Saturday, July 18, 2009

How to procrastinate, archive edition

At the Library of Congress, I've been exceptionally productive (I'm in Philly airport now, heading down to North Carolina). The Antheil correspondence here is fascinating, doubly so for the comparisons of letters to a childhood friend and those to Mary Bok, who gave him money. Let's just say they don't always match up.

Yesterday I went to the National Archives 2 (I cannot avoid thinking about National Treasure 2 when I say or type this). Here's how you procrastinate there- it's very easy because they do it for you!
9:45 arrive, realize you'll miss the 10 am pulling of records, next pulling is at 11.
9:48 get through the metal detector.
9:50 get instructed to take a tutorial on the computers
9:51 realize that this is practically like reading the website, which, being the studious scholar you are, you have already done the night before.
9:55 still take that tutorial
10:00 go up, get told more info, get your picture taken
10:05 go put your things in a locker. This is hard but doable if you have a suitcase.
10:08 try to close the locker, fail. Fail repeatedly. Get your money back.
10:12 figure it out: there were two quarters blocking the mechanism. On the upside, you have 50 cents more!
10:15 go to with your computer to the entry desk, give them your card, have them ask you for a form you don't have
10:18 get said form
10:20 get through security
10: 25 register upstairs
10:30 wait for assistance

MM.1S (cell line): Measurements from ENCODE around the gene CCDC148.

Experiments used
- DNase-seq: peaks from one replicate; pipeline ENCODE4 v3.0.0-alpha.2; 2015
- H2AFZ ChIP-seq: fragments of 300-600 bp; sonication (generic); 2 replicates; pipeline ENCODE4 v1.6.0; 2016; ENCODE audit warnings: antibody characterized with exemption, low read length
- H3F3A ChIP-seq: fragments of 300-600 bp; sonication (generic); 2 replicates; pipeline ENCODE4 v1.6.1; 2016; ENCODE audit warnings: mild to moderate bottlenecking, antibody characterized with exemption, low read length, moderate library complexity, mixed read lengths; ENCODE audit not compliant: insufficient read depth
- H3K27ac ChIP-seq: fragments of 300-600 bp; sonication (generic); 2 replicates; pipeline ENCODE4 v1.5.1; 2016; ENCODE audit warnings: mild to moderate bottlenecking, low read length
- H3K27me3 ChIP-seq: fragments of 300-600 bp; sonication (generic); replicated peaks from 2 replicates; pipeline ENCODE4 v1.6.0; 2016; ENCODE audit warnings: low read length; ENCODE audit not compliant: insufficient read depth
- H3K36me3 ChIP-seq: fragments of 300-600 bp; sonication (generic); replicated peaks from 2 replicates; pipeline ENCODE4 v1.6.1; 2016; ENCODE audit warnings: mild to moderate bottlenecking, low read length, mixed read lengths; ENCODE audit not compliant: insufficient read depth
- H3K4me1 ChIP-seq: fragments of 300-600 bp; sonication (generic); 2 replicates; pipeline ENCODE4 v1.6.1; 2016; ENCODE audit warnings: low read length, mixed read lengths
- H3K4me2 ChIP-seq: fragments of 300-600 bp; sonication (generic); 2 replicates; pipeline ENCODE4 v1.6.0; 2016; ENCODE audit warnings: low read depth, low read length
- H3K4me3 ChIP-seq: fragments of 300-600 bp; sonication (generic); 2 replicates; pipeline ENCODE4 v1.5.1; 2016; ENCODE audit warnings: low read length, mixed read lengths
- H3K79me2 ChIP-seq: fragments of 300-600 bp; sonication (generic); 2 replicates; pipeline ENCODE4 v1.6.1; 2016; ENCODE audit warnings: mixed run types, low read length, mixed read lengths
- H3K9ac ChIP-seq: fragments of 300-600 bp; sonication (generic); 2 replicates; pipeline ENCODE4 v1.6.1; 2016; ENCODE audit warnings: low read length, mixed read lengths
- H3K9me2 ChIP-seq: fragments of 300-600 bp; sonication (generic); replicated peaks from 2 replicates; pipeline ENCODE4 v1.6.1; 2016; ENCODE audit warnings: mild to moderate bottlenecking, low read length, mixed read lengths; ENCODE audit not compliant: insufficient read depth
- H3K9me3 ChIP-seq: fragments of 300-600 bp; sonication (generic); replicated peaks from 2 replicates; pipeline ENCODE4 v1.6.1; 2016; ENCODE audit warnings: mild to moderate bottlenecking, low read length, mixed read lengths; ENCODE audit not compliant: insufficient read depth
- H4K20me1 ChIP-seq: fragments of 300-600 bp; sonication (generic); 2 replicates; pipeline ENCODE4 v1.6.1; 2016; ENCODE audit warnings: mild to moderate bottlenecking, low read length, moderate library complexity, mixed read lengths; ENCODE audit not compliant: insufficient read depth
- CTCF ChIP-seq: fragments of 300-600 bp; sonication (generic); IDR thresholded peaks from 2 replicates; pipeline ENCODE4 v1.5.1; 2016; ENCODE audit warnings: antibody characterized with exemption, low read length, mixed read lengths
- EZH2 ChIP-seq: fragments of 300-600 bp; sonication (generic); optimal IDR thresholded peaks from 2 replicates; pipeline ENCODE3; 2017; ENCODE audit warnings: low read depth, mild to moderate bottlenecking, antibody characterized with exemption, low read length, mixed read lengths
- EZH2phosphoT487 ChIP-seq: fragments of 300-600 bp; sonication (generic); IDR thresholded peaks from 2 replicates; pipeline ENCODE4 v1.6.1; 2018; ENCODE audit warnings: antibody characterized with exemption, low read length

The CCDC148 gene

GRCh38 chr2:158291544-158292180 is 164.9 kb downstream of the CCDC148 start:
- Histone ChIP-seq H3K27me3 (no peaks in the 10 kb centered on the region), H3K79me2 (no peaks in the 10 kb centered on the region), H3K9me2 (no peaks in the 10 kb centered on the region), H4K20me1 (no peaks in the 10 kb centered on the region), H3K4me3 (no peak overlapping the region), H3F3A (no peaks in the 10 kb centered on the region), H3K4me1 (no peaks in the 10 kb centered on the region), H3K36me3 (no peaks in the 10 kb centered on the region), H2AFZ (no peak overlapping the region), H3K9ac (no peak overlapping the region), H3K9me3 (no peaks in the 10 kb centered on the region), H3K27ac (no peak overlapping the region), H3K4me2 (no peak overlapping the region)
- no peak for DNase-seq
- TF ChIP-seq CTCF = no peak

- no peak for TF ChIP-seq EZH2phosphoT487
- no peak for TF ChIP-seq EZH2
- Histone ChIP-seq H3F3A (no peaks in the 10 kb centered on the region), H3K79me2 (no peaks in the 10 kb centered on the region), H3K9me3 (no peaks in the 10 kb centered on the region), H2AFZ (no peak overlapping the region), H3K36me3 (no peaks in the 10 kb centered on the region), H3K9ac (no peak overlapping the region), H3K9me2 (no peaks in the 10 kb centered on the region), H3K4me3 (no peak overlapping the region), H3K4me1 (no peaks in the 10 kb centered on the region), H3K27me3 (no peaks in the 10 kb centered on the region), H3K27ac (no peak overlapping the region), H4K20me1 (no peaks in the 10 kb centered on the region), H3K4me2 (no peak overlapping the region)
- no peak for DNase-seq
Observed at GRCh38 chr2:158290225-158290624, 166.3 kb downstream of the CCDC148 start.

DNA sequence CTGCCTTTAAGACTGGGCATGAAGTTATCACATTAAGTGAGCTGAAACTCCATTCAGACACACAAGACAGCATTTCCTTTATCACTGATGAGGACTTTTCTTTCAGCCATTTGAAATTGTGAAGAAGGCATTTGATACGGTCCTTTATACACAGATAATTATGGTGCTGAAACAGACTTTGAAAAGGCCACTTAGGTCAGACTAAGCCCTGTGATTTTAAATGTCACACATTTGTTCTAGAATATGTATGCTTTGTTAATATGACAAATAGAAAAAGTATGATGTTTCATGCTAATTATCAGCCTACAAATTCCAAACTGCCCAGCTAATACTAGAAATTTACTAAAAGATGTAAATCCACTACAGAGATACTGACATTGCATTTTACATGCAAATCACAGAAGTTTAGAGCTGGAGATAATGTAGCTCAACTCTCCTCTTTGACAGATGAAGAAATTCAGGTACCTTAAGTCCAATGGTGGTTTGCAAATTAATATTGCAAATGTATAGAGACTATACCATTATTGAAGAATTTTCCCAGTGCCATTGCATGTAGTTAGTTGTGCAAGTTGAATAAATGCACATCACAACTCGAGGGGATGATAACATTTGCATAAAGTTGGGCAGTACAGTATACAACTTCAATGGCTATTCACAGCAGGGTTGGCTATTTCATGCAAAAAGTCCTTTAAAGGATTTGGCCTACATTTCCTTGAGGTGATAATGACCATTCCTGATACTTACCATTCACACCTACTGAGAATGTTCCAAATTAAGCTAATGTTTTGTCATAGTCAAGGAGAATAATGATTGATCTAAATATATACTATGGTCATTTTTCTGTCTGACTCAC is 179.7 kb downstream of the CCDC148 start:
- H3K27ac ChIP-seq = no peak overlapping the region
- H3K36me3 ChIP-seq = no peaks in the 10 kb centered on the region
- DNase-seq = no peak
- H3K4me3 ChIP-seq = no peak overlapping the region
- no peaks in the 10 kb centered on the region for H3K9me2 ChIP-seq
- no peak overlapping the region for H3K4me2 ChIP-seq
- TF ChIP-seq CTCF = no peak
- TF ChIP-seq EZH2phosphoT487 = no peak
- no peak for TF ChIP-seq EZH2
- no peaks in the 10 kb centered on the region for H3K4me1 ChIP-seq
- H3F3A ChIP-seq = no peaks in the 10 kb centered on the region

10:38 get a finding aid, proceed to start filling out forms
10:45 get told you did it wrong, fill them out again
10:50 get a new finding aid, get told to fill them out again
10:58 they come to collect for the 11 am pulling, ask the guy if everything is correct, get told yes.
10:59 turn them in phew!
10:59 get them returned with the comment that you neglected to fill in something
11:03 turn them in late, but the guy knows it wasn't really your fault and takes them back personally
11:09 discover there's no wireless; go eat a sandwich
11:13 discover checking out is more complicated than checking in, go upstairs to retrieve aforementioned form
11:19 check out, eat
11:35 check back in.
11:40 check to see if material is pulled; repeat every couple minutes until 11:58, when material is available.

After that, it's a lot like the LOC, except you get to take everything with you on a cart, and can make your own photocopies (after another complicated process I'm too hungry to get into).


  • Ouch! As an archivist, this is painful to read (even without having to have personally experienced it). For what it's worth, I just forwarded your post to my colleagues. Let it be a lesson to us! ;-)

    By Blogger ldfs, At July 22, 2009 at 11:29 AM  

  • Haha! Just found your blog via 2'2"...

    I'm a musicology grad student myself with a similar story, except that I was at the Bibliotheque nationale de France. As you can imagine, it was what you outlined times three (et en Fran├žais). Yikes!

    But totally worth it when you're holding that manuscript, right? mean gently turning the pages of that manuscript with gloves...

    By Blogger c.e.w., At September 9, 2009 at 2:21 AM  

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